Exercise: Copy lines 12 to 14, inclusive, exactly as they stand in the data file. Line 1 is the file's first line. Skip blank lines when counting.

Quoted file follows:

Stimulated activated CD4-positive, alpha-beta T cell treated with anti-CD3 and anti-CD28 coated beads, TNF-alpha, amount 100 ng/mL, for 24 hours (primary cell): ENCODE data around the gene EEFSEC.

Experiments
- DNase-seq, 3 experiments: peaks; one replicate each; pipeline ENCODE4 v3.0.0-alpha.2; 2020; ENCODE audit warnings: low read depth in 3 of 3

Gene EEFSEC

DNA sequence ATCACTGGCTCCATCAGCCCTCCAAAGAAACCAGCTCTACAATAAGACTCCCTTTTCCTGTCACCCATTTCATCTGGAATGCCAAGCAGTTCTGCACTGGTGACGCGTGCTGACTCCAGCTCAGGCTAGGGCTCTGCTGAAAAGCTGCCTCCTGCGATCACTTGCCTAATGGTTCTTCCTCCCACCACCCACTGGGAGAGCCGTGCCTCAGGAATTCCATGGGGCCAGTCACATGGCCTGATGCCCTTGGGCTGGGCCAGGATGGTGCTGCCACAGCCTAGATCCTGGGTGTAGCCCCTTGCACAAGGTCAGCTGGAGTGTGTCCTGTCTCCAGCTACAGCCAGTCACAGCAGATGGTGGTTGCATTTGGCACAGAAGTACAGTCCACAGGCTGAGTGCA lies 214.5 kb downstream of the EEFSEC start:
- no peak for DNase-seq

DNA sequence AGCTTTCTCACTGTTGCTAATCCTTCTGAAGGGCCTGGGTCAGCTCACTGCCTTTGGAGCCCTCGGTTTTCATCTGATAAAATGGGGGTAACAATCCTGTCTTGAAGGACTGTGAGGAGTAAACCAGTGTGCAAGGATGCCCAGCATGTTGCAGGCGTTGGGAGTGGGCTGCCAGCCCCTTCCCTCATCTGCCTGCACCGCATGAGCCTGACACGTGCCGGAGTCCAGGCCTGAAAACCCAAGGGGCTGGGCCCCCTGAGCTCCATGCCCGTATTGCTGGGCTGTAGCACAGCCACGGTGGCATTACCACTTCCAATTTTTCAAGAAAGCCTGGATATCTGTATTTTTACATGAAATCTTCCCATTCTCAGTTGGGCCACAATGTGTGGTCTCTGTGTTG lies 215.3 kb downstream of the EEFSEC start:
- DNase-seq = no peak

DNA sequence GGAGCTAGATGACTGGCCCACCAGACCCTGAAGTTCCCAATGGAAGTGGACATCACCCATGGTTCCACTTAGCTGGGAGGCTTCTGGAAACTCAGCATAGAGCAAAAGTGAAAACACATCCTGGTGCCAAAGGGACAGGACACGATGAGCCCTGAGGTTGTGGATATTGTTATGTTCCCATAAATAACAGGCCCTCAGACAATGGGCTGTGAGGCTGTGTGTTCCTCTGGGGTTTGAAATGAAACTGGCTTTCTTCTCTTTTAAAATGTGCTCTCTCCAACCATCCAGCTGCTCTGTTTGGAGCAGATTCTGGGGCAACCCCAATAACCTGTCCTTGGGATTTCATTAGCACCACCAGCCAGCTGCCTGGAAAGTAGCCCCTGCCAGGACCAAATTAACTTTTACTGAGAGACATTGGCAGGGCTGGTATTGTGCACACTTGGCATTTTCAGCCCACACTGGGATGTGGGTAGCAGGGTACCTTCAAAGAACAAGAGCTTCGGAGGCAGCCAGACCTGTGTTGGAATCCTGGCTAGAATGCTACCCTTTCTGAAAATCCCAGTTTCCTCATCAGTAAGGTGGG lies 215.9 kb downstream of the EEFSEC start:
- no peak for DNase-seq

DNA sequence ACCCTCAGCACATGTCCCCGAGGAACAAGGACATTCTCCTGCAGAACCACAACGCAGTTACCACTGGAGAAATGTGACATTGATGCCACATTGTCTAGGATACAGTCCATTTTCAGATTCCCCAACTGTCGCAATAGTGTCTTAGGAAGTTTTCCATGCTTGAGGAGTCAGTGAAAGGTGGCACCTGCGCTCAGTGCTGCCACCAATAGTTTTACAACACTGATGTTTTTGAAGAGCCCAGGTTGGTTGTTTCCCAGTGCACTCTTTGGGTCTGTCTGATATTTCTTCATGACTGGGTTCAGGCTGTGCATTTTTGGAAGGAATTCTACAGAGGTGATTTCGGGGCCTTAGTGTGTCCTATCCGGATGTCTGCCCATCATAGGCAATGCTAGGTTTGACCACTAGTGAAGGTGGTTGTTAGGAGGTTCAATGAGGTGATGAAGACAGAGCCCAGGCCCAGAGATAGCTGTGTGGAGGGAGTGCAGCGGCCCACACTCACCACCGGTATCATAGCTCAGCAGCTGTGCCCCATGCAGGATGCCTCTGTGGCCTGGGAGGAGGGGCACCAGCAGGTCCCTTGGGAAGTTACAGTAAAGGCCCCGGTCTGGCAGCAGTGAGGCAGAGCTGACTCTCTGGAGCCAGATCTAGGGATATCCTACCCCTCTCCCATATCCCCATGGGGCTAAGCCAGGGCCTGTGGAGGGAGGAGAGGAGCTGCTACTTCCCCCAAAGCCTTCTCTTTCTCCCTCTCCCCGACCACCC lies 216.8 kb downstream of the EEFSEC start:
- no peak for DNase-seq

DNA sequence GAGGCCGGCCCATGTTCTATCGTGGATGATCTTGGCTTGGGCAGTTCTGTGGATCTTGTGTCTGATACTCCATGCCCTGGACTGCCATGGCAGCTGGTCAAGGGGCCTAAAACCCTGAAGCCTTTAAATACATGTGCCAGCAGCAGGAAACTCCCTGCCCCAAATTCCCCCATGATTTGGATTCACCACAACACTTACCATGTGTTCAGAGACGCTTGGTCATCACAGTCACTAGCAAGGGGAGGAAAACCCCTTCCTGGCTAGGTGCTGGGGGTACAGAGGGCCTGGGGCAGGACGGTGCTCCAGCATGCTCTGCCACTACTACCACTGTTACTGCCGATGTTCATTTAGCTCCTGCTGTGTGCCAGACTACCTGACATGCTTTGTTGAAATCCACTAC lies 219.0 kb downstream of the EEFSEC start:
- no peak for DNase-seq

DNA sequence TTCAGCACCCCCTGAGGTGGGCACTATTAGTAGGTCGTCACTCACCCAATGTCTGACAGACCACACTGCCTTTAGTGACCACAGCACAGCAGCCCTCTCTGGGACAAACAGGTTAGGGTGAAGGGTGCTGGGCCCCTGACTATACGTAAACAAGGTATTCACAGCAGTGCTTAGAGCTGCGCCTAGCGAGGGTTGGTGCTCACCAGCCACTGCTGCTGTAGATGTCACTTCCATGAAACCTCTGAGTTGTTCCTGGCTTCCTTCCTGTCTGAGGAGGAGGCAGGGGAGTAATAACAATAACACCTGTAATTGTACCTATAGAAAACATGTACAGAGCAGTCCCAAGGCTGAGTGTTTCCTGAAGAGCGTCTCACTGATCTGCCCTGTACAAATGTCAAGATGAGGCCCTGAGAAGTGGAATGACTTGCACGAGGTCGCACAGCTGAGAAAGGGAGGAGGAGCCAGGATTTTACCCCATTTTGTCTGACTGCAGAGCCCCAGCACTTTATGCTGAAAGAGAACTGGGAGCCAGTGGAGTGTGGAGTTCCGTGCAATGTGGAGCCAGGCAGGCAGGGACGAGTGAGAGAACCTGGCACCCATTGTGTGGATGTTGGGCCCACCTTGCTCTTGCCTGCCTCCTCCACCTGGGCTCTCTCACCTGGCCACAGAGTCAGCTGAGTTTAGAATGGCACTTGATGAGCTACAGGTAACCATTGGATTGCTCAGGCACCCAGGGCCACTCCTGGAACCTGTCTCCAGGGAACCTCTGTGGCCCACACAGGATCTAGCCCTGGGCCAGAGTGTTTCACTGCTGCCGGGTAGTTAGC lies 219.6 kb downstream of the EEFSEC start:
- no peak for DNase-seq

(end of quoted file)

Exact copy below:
- no peak for DNase-seq

DNA sequence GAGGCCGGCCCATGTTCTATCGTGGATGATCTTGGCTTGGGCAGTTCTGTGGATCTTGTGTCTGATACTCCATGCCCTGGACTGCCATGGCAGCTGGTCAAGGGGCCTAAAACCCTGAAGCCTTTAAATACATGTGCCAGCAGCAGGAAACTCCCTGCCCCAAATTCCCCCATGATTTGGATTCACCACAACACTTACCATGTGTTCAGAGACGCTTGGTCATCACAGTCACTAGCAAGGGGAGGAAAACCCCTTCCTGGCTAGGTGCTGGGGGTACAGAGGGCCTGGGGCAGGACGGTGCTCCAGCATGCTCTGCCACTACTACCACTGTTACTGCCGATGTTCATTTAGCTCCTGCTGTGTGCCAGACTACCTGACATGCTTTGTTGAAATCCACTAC lies 219.0 kb downstream of the EEFSEC start:
- no peak for DNase-seq